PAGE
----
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Branding / Apr 20, 2021

Rolling Out a New Brand


Geoff Wasserman

You can roll into your new brand slowly, or do it all at once. It’s between pragmatism and resources. There is no right or wrong way of rolling it out. Do make sure to have a plan.

Your brand launch is an important event. People usually spend six months to a year planning their weddings, so treat your brand the same way. Your rollout should begin in the very early stages of your branding process.


Stakeholder Buy-in

Launch your brand internally first, with your primary stakeholders (who should have been involved in the process already) and by socializing with your staff and employees. Explain the reasons of rebranding (use this guide!) and encourage participation in the rollout and feedback. Having team members and staff on your side is a huge bonus.


Consider alerting the press with a press release or an announcement in your industry’s trade publication(s). This isn’t the most necessary step, but if you have a prominent presence in your trade, you’ll want to announce it. Tell your PR agency to embargo the news until you’re ready to announce to your staff and then customers, and determine the appropriate time.

Plan an Event

Consider adding an event to rally behind. Launch events drive excitement, lots of eyeballs, and has sticking power. Develop brand ambassadors or influencers who will help carry the flag and raise awareness. This not only makes the brand approachable and friendly, but allows people to see the brand in action, coming alive all at once.

Guidelines to Follow

One of the most useful, practical, and succinct deliverables during a rebrand is the production of the Brand Guidelines, which include your logo and graphic standards as well as tone and voice documents, among other sections to help you facilitate the brand. Following these guidelines internally, and giving them to partners and vendors externally — perhaps with a walk-through of them — provides a standard going forward.

Stay Committed

It can seem daunting, the level of complexity and the amount of work involved in a launch. Stay the course. Don’t deviate, and it’ll pay off.

Measuring Your Rebrand Effectiveness

At the end of the day, what's the point of a rebrand? And how can you tell if it's addressing the problems that caused you to do it in the first place?

It’s more important to turn the question on its head and look at it in terms of loss. What will it cost your business if you don’t re-brand? Neglecting your brand costs you money – the ROI is your positive reputation.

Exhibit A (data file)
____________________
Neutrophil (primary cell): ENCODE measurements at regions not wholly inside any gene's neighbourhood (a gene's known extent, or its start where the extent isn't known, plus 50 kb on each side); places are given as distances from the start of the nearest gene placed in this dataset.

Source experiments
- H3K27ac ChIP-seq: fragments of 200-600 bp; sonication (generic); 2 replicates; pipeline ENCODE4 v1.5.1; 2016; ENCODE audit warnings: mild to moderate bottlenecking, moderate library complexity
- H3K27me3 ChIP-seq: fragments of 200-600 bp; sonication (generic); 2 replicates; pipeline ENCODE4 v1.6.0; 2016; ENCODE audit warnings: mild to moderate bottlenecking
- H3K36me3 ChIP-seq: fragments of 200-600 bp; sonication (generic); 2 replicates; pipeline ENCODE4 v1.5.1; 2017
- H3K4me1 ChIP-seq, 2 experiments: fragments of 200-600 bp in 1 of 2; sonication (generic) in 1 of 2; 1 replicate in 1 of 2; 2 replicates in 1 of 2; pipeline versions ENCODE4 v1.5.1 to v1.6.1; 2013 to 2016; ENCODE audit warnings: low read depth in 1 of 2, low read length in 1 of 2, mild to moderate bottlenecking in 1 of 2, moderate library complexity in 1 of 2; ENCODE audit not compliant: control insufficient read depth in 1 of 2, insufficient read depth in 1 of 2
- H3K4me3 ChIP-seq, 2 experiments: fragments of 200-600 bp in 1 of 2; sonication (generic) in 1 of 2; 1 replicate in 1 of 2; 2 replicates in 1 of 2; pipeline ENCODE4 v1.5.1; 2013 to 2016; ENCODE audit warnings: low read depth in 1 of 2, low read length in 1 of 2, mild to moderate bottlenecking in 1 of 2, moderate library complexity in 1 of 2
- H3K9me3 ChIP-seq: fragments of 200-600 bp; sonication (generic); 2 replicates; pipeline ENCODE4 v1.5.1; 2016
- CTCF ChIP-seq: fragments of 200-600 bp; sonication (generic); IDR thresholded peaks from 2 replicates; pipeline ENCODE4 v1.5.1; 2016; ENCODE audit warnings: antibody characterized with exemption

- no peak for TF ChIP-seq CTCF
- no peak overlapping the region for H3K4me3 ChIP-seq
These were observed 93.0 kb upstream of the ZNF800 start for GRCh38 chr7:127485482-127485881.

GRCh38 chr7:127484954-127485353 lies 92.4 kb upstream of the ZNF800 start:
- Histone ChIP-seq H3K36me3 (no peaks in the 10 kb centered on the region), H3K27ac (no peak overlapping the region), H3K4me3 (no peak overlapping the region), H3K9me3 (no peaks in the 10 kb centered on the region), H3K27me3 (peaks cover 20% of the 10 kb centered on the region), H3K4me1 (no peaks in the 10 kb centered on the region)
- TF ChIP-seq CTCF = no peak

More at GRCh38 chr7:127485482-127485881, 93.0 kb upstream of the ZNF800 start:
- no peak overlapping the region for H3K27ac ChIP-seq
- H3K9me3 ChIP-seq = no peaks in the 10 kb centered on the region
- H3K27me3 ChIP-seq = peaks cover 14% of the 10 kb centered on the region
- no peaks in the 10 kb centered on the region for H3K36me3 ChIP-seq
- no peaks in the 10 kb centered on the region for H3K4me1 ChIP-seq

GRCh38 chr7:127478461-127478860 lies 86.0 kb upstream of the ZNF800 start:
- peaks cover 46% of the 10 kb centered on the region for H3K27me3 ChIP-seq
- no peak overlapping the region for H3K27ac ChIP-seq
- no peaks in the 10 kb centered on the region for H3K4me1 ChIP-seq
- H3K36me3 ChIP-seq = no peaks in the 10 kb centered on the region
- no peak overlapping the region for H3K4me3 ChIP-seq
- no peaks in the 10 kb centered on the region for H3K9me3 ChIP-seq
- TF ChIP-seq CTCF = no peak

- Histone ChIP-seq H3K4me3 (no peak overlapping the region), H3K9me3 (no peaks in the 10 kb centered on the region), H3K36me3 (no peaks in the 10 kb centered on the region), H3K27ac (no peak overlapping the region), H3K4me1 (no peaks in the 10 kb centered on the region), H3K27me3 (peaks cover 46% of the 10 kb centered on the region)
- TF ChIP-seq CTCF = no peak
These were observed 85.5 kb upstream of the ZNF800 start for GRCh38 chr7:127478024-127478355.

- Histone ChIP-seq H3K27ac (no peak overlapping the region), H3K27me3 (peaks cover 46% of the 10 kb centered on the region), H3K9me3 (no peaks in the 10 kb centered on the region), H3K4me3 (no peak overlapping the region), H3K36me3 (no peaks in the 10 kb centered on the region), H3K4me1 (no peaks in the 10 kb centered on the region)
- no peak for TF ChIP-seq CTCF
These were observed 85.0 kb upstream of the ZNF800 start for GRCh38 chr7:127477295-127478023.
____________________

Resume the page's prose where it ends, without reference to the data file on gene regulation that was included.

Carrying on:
Measuring Effectiveness

Because rebranding is a tool to help achieve a goal, it’s difficult to ascertain its performance. Think about a hammer. A hammer is a tool — it’s not an outcome. You measure how it’s used and the outcome of that experience. The better you can measure the problem, the better you can measure the outcome of the solution.

B-to-B companies with brands that are perceived as strong generate a higher EBIT margin than others. In 2012, strong brands outperformed weak brands by 20%.


Key Performance Indicators and Metrics

There are a few groups of metrics in which to look when measuring the efficacy of your rebrand: Perception Metrics which may include awareness drivers such as web traffic, recognition, followers, or impressions; Performance Metrics are less abstract, you can see lift in sales, leads, referrals, repeat purchases, or LTV; and Financial Metrics that include market share, revenue, profit (EBIT/EBITDA), margin, CPA, and brand valuation. Each particular group of metrics serves a purpose, or a department. Work with your heads of marketing and finance to determine which metrics you’re most interested, and what one particular metric will be your brand’s “North Star.” That is, the guiding metric to determine the ultimate success of your rebrand and business.

Understanding Returns

According to Forbes, consistent brand presentation increases revenue by up to 23% compared to brands that don’t. Creating a strategy, with a playbook to guide employee and partners (brand guidelines), you’ll ensure this consistency over time.

The Longtail

Meaningful brands encourage brand loyalty, employee retention, longevity, strategic partners, and referrals. That kind of return you can’t buy — but you can invest in. You’ll naturally gain brand advocates. All of this accelerates the growth of your business.

Keep Reading: Choosing an Agency for a Rebrand

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